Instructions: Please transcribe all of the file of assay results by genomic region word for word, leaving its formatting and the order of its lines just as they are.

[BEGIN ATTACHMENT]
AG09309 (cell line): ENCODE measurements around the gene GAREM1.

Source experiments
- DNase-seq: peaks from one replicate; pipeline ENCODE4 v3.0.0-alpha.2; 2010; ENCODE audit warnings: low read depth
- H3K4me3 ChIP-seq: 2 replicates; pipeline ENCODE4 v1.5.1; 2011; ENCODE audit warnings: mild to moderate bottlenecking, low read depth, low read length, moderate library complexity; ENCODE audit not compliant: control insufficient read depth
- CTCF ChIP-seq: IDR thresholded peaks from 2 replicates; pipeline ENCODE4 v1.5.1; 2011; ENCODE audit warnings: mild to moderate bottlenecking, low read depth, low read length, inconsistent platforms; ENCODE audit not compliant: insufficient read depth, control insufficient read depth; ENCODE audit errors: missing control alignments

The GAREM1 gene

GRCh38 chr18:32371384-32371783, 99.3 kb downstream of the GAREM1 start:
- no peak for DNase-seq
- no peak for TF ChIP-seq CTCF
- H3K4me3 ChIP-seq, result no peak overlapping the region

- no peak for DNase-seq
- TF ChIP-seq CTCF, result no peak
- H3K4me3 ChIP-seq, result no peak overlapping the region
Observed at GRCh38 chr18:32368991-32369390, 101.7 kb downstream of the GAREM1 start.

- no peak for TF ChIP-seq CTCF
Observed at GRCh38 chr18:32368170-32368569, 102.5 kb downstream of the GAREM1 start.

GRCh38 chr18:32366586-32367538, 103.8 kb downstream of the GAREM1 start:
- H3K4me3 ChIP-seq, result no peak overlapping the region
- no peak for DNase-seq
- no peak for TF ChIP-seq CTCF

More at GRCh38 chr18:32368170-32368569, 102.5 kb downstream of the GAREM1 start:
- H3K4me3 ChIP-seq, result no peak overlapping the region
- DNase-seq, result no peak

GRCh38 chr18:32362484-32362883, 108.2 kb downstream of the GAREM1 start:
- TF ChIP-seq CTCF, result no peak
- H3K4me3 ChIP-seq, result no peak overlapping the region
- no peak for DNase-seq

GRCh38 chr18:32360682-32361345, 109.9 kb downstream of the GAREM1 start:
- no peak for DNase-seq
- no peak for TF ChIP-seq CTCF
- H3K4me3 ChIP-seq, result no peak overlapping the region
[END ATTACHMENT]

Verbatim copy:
AG09309 (cell line): ENCODE measurements around the gene GAREM1.

Source experiments
- DNase-seq: peaks from one replicate; pipeline ENCODE4 v3.0.0-alpha.2; 2010; ENCODE audit warnings: low read depth
- H3K4me3 ChIP-seq: 2 replicates; pipeline ENCODE4 v1.5.1; 2011; ENCODE audit warnings: mild to moderate bottlenecking, low read depth, low read length, moderate library complexity; ENCODE audit not compliant: control insufficient read depth
- CTCF ChIP-seq: IDR thresholded peaks from 2 replicates; pipeline ENCODE4 v1.5.1; 2011; ENCODE audit warnings: mild to moderate bottlenecking, low read depth, low read length, inconsistent platforms; ENCODE audit not compliant: insufficient read depth, control insufficient read depth; ENCODE audit errors: missing control alignments

The GAREM1 gene

GRCh38 chr18:32371384-32371783, 99.3 kb downstream of the GAREM1 start:
- no peak for DNase-seq
- no peak for TF ChIP-seq CTCF
- H3K4me3 ChIP-seq, result no peak overlapping the region

- no peak for DNase-seq
- TF ChIP-seq CTCF, result no peak
- H3K4me3 ChIP-seq, result no peak overlapping the region
Observed at GRCh38 chr18:32368991-32369390, 101.7 kb downstream of the GAREM1 start.

- no peak for TF ChIP-seq CTCF
Observed at GRCh38 chr18:32368170-32368569, 102.5 kb downstream of the GAREM1 start.

GRCh38 chr18:32366586-32367538, 103.8 kb downstream of the GAREM1 start:
- H3K4me3 ChIP-seq, result no peak overlapping the region
- no peak for DNase-seq
- no peak for TF ChIP-seq CTCF

More at GRCh38 chr18:32368170-32368569, 102.5 kb downstream of the GAREM1 start:
- H3K4me3 ChIP-seq, result no peak overlapping the region
- DNase-seq, result no peak

GRCh38 chr18:32362484-32362883, 108.2 kb downstream of the GAREM1 start:
- TF ChIP-seq CTCF, result no peak
- H3K4me3 ChIP-seq, result no peak overlapping the region
- no peak for DNase-seq

GRCh38 chr18:32360682-32361345, 109.9 kb downstream of the GAREM1 start:
- no peak for DNase-seq
- no peak for TF ChIP-seq CTCF
- H3K4me3 ChIP-seq, result no peak overlapping the region